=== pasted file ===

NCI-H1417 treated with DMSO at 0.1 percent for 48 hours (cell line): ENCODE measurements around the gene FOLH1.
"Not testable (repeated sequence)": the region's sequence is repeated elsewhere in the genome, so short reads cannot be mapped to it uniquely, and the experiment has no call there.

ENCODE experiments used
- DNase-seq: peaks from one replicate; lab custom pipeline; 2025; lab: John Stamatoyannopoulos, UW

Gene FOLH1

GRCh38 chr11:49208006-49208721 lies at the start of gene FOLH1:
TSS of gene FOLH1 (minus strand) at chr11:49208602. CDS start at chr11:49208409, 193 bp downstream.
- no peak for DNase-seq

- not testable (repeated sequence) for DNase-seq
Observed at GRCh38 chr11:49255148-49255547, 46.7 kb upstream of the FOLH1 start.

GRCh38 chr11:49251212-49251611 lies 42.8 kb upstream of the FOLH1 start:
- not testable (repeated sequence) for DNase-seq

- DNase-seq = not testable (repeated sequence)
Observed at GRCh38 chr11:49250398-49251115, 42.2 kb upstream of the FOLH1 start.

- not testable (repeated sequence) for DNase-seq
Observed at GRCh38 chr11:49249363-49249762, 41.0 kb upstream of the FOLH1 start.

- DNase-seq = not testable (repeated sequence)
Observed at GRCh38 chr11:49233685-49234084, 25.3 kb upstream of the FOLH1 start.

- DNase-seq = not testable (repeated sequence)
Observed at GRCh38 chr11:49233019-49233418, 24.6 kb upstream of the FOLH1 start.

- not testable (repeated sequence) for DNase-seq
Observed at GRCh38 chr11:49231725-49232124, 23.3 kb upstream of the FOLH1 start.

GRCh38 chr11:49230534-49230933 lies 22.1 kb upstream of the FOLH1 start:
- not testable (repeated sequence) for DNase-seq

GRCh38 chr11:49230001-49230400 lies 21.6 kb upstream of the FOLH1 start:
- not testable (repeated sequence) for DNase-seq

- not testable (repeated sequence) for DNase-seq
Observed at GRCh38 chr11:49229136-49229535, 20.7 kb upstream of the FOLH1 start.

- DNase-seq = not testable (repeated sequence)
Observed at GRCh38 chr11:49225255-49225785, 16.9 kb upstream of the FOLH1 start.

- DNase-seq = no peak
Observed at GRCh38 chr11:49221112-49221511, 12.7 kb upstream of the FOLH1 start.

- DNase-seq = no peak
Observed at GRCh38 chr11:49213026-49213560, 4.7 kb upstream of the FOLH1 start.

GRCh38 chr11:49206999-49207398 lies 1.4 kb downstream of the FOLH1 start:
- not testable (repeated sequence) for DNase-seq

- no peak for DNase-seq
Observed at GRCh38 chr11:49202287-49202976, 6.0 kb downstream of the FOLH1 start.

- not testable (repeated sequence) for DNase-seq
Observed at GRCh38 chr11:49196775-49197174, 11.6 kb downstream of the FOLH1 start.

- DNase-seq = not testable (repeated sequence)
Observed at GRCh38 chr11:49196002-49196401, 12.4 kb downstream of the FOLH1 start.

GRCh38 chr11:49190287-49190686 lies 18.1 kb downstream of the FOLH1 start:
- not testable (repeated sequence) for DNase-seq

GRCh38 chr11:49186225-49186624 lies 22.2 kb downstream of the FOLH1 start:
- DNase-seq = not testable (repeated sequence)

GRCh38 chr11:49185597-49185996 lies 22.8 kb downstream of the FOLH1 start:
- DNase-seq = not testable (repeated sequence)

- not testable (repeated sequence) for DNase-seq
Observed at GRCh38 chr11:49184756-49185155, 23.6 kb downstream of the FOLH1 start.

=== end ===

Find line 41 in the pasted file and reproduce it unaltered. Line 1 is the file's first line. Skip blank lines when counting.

- DNase-seq = not testable (repeated sequence)